Springfield, Illinois Metropolis Council approves the Parental Depart Ordinance

Springfield, Illinois City Council approves the Parental Leave Ordinance

The Council will hold a special session on March 30th on the Legacy Pointe Sports Complex

After a lengthy and lively discussion and some peace of mind from its sponsor, Springfield City Council passed a landmark Maternity / Paternity / Adoption Leave Ordinance for city workers on Tuesday 6-4.

It gives all union and non-union workers four weeks of paid vacation after the birth or adoption of a child.

Meanwhile, an ordinance authorizing the implementation of a development agreement between the city and Legacy Park Sports, LLC for a sports complex behind Scheels on MacArthur Boulevard near Interstate 72 has been removed from the debate by Ward 6 Ald. Kristin DiCenso.

Since the agreement with the developer had not yet been finalized, DiCenso requested a special city council meeting, which will now take place on March 30th.

Ward 8 Ald. Erin Conley, who proposed the maternity / paternity ordinance, said vacation time was “a benefit to the people of Springfield,” and city workers shouldn’t have to choose between sick leave and family time.

“We invest in our people,” said Conley.

Before the vote, Conley shared a personal story about how she faced major surgery years ago as a single mother with three children.

Conley said she did not have enough sick time that the state of Illinois gave her time for her.

“It took me a year to earn that time back,” said Conley. “I was a single parent and had no family in this town. I had to rely on my friends. I had to scrape my way to get my children to where they needed to be and what they needed.”

See also: Springfield Committee Green Light Legacy Park Plan, Paternity / Maternity Leave

Paid vacation, Conley said, was one way for the city to let employees know, “We value them, and we want them to do their best at work and lead a home life. Everyone deserves it.”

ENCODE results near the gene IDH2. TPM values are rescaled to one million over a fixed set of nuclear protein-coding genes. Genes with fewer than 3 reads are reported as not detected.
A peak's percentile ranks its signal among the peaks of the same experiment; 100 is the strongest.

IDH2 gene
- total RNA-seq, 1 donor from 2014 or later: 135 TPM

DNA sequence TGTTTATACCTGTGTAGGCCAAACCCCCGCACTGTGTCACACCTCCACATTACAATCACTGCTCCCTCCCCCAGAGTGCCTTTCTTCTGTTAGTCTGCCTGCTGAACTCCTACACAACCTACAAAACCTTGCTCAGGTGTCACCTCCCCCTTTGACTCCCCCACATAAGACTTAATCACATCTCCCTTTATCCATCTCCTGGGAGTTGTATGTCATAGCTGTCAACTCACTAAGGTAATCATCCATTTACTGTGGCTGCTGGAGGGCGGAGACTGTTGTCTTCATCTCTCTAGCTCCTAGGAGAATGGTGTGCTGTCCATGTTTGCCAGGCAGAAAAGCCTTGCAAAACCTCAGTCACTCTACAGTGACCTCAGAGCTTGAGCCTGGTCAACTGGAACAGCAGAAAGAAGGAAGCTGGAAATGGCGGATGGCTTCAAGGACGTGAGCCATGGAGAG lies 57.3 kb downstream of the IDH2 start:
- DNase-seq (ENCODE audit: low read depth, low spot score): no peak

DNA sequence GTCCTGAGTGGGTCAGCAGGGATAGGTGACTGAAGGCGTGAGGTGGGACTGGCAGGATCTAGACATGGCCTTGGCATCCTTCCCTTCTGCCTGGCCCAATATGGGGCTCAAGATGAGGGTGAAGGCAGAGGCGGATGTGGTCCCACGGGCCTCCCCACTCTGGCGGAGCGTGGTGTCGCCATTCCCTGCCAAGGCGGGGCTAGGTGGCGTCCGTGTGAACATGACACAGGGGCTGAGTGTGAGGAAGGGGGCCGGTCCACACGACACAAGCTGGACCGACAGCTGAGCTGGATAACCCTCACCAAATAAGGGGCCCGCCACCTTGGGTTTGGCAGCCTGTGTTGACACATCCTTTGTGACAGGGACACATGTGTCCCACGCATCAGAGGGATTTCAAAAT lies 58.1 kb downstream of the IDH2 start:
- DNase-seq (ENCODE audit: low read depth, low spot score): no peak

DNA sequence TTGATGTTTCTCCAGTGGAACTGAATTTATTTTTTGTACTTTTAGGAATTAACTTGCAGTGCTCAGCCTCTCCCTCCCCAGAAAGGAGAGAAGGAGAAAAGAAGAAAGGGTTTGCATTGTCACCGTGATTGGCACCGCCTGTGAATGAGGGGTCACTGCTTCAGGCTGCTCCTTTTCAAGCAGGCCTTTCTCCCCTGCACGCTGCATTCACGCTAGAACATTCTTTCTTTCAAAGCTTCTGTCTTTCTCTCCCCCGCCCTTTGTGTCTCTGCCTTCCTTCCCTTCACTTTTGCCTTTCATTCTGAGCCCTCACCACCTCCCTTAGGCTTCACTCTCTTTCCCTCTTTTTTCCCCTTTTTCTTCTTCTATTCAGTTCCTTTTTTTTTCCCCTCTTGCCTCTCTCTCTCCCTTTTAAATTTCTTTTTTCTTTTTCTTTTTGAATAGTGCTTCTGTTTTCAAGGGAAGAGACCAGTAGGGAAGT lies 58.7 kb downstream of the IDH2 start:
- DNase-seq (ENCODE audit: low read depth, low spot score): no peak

Ward 1 Ald. Chuck Redpath claimed that the ordinance “is not right for the City of Springfield” and that the unions representing the city workers should sit around the negotiating table with the city on the issue.

Ward 10 Ald. Ralph Hanauer agreed with Redpath on this question and reiterated his view from last week’s committee over the entire discussion that the vacation would be a drain on the city’s coffers.

“It’s a tough vote for everyone sitting here,” said Ward 1 Ald. Chuck Redpath on Maternity / Paternity Leave Regulations before Springfield City Council. It comes from a very personal story by Ward 8 Ald. Erin Conley. # SJRBreaking

– Steven Spearie (@StevenSpearie) March 17, 2021

Conley countered that vacation was not a union issue but “an employment issue that should apply to all of our employees.”

Newly seated district 3 Ald. Roy Williams Jr. said he was “shocked” that the city does not yet have some form of parental leave.

“I think we’re behind the ball,” said Williams.

Like Redpath, McMenamin encouraged Mayor Jim Langfelder to veto the ordinance. McMenamin said he would have liked to see the ordinance returned to the whole committee in hopes of working out a compromise.

Redpath, McMenamin, Hanauer, and Ward 4 Ald. John Fulgenzi voted against the regulation.

Afterward, Conley said that voting for regulation meant a lot to her, but that it was also about moving Springfield forward and making it worth living in.

“I think it has been said several times tonight, our people are the ones who make the city government work,” added Conley. “We sit around the horseshoe and can get things out of there, but we voted to support our employees, support families and do it in a meaningful way, and yes, I am proud that the City of Springfield has one Management takes over during parental leave.

“I think this is critical and I hope other churches will follow suit because it should be.”

A previously approved change to the city’s budget allocated $ 300,000 to overtime and other costs related to the proposed maternity and paternity leave for city workers.

“It really depends on how high the future costs will be,” Langfelder said afterwards. “I think everyone agrees: we’d love to do it. The question is, can we afford to do it?”

The council unanimously passed a regulation setting parameters for how half of the 3% of a cannabis excise tax destined for the east side should be spent.

Springfield imposed the additional excise tax on sales effective July 1st.

The ordinance stipulated that $ 350,000 annually would be allocated to new and rehabilitated businesses with at least 51% minority stake, while $ 100,000 would be allocated annually to condominium renovations.

The other half of the excise tax is due on police and fire department pensions.

An ordinance approving the renewal of a cable television franchise agreement with Comcast of Illinois / Indiana / Ohio, LLC has been filed. A Comcast representative is due to be present at the next city council meeting to answer questions.

Contact Steven Spearie: 217-622-1788, sspearie@sj-r.com, twitter.com/@StevenSpearie.